Kantian ethics and African philosophy

receptivity and disputations

Autores

  • Martin Odei AJEI University of Ghana
  • Katrin A. FLIKSCHUH London School of Economics

DOI:

https://doi.org/10.36311/2318-0501.2021.v9n2.p117

Palavras-chave:

Ghanaian philosophers, Danquah, Nkrumah, Wiredu, Moral philosophy

Resumo

African philosophers have long engaged with Kant’s practical philosophy. Since the 1980s, much of this engagement has been with Kant’s anthropology of race and its role in the theoretical foundations of racism and European colonization. Our paper departs from this latter orientation by examining Ghanaian philosophical reflections on the Categorical Imperative, which Kant sets out as the supreme principle of practical reason. We assess this critique, and conclude that while the Ghanaian philosophers accept several aspects of Kantian ethics, they depart from Kant’s idealist metaphysics and associated dualistic conception of human nature. More specifically, while the Ghanaian philosophers accept Kant’s universalizability demands in relation to moral judgement, they also make a sustained case, contra Kant, in favour of the role of the emotions in moral motivation. The paper thus contributes to broader efforts underway to enrich the discourse on the reception of Kant’s philosophy in the global south.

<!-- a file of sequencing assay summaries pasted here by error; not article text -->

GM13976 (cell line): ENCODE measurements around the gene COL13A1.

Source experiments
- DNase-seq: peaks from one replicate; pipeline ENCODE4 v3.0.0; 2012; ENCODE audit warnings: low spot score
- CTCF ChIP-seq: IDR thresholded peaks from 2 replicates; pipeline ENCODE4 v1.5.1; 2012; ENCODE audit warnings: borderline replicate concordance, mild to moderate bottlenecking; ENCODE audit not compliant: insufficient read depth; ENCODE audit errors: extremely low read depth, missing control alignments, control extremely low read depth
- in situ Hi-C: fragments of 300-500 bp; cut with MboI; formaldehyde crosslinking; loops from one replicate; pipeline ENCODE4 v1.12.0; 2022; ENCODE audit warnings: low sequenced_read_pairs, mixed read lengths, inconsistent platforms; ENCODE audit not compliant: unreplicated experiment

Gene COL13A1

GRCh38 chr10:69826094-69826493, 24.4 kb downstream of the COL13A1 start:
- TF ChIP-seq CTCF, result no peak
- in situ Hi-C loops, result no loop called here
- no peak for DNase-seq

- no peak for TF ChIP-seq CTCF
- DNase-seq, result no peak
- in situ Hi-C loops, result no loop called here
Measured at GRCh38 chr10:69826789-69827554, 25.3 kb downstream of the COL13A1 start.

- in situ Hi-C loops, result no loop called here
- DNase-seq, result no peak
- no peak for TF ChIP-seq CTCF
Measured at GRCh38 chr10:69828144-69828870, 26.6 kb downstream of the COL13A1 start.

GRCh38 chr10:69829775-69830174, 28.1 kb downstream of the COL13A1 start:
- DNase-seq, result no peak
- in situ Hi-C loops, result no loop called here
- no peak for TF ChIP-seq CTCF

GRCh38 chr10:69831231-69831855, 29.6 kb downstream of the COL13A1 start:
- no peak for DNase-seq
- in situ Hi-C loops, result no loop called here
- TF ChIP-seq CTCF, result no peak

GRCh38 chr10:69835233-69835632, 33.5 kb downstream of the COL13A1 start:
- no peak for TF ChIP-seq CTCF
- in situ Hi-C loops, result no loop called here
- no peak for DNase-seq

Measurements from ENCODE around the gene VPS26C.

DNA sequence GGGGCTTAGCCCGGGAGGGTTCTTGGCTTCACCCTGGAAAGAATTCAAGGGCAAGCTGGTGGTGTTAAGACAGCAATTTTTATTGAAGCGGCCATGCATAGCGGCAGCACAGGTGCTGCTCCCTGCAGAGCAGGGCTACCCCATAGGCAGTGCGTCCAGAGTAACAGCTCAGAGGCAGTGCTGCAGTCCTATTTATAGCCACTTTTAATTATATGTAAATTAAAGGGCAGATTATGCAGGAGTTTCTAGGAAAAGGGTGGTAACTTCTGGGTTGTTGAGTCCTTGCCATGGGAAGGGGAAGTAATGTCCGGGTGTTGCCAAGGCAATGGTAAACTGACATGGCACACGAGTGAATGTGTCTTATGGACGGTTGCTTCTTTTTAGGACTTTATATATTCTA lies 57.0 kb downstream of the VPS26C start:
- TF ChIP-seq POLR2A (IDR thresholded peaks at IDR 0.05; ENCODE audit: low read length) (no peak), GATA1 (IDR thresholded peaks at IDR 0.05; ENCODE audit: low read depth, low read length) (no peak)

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Biografia do Autor

Martin Odei AJEI, University of Ghana

Associate Professor, University of Ghana, Legon, Department of Philosophy and Classics, Accra, Ghana.

Katrin A. FLIKSCHUH, London School of Economics

Professor, London School of Economics, Department of Government, London, UK.

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Publicado

2022-01-19

Edição

Seção

Artigos/Articles